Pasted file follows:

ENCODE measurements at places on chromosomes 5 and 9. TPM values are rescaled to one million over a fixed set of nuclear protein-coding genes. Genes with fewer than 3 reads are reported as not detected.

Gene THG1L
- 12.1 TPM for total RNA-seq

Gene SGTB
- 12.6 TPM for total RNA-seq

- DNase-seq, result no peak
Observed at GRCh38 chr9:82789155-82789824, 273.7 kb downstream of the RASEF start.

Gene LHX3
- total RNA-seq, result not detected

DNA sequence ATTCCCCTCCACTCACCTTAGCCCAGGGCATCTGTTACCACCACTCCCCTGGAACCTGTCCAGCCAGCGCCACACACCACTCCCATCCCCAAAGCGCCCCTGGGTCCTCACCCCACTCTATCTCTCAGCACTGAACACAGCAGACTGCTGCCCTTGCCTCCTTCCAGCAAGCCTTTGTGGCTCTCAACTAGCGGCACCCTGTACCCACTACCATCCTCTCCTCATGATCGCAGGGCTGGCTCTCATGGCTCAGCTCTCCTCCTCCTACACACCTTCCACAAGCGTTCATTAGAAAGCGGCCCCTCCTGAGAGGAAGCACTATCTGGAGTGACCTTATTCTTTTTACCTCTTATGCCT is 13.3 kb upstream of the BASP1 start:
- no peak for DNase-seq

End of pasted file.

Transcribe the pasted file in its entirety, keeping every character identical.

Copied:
ENCODE measurements at places on chromosomes 5 and 9. TPM values are rescaled to one million over a fixed set of nuclear protein-coding genes. Genes with fewer than 3 reads are reported as not detected.

Gene THG1L
- 12.1 TPM for total RNA-seq

Gene SGTB
- 12.6 TPM for total RNA-seq

- DNase-seq, result no peak
Observed at GRCh38 chr9:82789155-82789824, 273.7 kb downstream of the RASEF start.

Gene LHX3
- total RNA-seq, result not detected

DNA sequence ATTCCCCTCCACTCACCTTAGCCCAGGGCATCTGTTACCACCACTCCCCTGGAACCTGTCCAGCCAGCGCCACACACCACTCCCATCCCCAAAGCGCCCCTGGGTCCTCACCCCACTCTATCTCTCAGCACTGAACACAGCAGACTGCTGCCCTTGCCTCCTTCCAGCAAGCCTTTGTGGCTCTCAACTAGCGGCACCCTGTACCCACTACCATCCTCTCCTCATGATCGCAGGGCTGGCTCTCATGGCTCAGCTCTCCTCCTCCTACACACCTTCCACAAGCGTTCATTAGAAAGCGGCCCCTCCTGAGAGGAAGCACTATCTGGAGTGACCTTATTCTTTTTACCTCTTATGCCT is 13.3 kb upstream of the BASP1 start:
- no peak for DNase-seq